SN_Ep14 - Alice Lyn with Amanda E. Machado
Alice Lyn talks to writer Amanda E. Machdo about seeing oneself as part of nature rather than apart from it, and how that can change our attitude toward travel and exploration.
Alice Lyn, host of WGVU’s Color Out Here, a TV show that reframes outdoor narratives for people of color. On this podcast she talks to outdoor experts of color about enjoying the outdoors safely.
Shaping Narratives is created by WGVU NPR in partnership with the W. K. Kellogg Foundation and WGVU NPR sustaining monthly donors. Become a sustaining monthly donor now at wgvu.org/donate to support WGVU NPR’s local programs, including Shaping Narratives.
Transcript: You're listening to shaping narratives a collection of voices from West Michigan's communities of color brought to you by WGVU NPR and PBS in West Michigan in the partnership with the WK Kellogg Foundation. The voice of today's episode is Alice Lyn, host of WGVU’s color out here to show reshaping outdoor narratives for people of color. Raised in Brooklyn, New York and educated in Michigan's upper peninsula. Alice talks to national experts about how people of color can safely and creatively enjoy the outdoors
Amanda E. Machdo is a writer and facilitator who focuses on the intersections between race, Gender, travel and the outdoors, you can find her writing in publications like the Atlantic, the Washington post, slate, Harper's Bazaar, NBC news Vox the week outside REI co-op journal court's Sierra magazine, business insider, and so many others. Uh, in addition to her essay writing. Amanda also facilitates workshops on justice and anti-oppression for organizations around the world. As a traveler. Um, how had you previously connected to, to that definition of place and the multiple narratives of place before, before COVID happened?
Yeah. Um, well, I have just the first few weeks of quarantine, I finished the book Braiding Sweetgrass by Robin Kimmer. Um, and there was this quote from that book that really hit me really hard, which was, uh, about. Americans and settlers in the United States. And the quote was the problem with these new people is that they don't have both feet on the shore. One is still on the boat. They don't seem to know whether they're staying or not. Um, and when I read that quote really hit me hard, cause it really felt like my experience in the United States as a first generation American, as the daughter of immigrants, as someone who loves traveling and exploring, um, I really felt like that described me accurately as someone who never really put both feet on the shore. Never really knew whether I was staying or not. It was always kind of trying to figure out where to move to next. Um, and I think I excused that a lot by saying that, you know, through all those identities and my love for travel, I thought that was a normal. Uh, a normal way of being a way of living. But I think after reading her book, it made me also think about the problem that that point of view or that way of living is that you don't actually ever get to connect with the land that you're on. Right. And you don't build that kind of relationship, uh, with land and, you know, reading through like literature from other travelers in the last few years who, who kind of argue the same thing that. Traveling can also be kind of, it's like can become this addiction to novelty and this addiction to maybe not possessions or materialism, but to like new experiences constantly and how that can also would be problematic in its own way, because it. It kind of forces you to think of place as like this backdrop for your travel for your adventure. Um, but not, it doesn't allow you to connect to the place that you're actually. Um, so before COVID happened, I think I allowed myself to continue traveling that way. And I think when COVID happened, it's forced me to have to stay in one place and not travel anywhere.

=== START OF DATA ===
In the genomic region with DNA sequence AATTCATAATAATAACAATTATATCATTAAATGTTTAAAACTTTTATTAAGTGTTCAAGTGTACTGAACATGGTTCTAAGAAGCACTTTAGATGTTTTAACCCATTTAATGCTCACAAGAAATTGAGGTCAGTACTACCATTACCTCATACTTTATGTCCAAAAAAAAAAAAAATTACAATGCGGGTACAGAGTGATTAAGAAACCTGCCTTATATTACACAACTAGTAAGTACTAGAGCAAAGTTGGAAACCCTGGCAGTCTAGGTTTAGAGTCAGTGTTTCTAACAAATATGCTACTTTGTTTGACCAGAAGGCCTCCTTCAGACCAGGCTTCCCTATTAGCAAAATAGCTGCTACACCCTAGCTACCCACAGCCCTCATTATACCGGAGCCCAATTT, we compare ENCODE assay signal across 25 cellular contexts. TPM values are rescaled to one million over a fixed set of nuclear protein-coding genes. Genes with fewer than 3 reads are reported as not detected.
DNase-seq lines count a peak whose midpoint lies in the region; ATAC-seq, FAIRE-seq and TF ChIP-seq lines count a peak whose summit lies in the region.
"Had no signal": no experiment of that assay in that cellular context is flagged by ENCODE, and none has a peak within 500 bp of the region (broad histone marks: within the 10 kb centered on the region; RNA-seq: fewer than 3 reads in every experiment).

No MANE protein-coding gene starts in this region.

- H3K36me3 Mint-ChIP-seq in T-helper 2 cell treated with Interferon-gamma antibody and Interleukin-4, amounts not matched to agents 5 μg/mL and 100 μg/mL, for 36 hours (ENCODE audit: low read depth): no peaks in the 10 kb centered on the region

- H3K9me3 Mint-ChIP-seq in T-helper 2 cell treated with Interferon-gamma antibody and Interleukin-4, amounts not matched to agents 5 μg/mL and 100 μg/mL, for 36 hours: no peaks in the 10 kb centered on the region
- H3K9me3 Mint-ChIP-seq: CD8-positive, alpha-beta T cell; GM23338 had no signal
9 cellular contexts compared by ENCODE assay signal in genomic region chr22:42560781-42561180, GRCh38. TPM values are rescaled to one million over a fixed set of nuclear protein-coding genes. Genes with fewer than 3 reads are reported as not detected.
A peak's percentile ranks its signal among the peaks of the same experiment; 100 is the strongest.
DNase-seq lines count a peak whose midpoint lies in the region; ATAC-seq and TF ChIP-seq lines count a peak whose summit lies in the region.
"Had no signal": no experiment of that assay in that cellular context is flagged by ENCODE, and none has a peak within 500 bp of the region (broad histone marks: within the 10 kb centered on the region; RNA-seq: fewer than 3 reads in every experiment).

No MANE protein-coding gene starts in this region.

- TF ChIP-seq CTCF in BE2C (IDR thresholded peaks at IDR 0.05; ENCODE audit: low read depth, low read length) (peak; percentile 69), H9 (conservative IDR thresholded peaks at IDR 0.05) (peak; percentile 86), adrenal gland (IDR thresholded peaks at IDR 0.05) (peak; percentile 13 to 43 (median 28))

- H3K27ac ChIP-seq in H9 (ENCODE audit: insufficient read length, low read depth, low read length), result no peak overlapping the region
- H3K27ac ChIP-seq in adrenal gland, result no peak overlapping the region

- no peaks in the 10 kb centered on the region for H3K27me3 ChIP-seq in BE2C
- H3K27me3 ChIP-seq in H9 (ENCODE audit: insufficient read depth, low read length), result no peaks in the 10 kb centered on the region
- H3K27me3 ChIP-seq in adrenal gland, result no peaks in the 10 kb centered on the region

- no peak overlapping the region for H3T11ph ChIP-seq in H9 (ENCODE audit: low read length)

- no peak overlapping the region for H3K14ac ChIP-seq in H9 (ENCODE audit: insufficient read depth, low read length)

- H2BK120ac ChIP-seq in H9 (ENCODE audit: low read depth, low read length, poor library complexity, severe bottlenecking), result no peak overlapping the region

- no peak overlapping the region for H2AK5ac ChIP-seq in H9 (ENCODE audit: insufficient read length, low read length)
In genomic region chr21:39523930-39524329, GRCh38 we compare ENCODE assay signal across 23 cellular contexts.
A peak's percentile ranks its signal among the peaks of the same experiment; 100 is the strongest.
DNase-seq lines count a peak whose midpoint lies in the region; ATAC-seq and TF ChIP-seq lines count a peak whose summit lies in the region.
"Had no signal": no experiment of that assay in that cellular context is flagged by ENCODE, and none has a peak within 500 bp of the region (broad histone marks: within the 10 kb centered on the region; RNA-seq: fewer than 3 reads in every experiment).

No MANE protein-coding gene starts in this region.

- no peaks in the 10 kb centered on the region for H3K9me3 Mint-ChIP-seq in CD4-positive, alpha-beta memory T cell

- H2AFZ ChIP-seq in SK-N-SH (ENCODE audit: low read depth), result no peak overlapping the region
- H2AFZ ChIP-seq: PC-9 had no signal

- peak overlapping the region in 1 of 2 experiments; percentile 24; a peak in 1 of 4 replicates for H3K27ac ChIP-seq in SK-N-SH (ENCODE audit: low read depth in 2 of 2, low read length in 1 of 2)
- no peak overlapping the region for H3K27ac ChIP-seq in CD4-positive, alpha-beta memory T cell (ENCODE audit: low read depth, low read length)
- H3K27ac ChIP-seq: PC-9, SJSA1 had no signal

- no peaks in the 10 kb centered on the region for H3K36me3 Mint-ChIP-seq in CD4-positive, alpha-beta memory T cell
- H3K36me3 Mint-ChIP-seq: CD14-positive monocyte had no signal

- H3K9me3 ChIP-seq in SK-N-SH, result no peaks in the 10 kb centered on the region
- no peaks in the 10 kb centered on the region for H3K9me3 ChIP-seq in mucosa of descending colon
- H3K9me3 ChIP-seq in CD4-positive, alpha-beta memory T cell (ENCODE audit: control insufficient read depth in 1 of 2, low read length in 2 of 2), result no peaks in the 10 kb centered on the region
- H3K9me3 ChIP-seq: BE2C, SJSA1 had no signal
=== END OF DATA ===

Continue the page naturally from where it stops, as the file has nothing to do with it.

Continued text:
Um, that forced me to have to also reconsider what my relationship to land actually was.
Awesome. Awesome response. Um, so since the, but of COVID and you know, sheltering in place, um, how has the inability to travel influenced the ways that you perceive the place that you've been living in these past few months that you've been kind of stuck in, um, or sheltering and since, yeah, since the spring.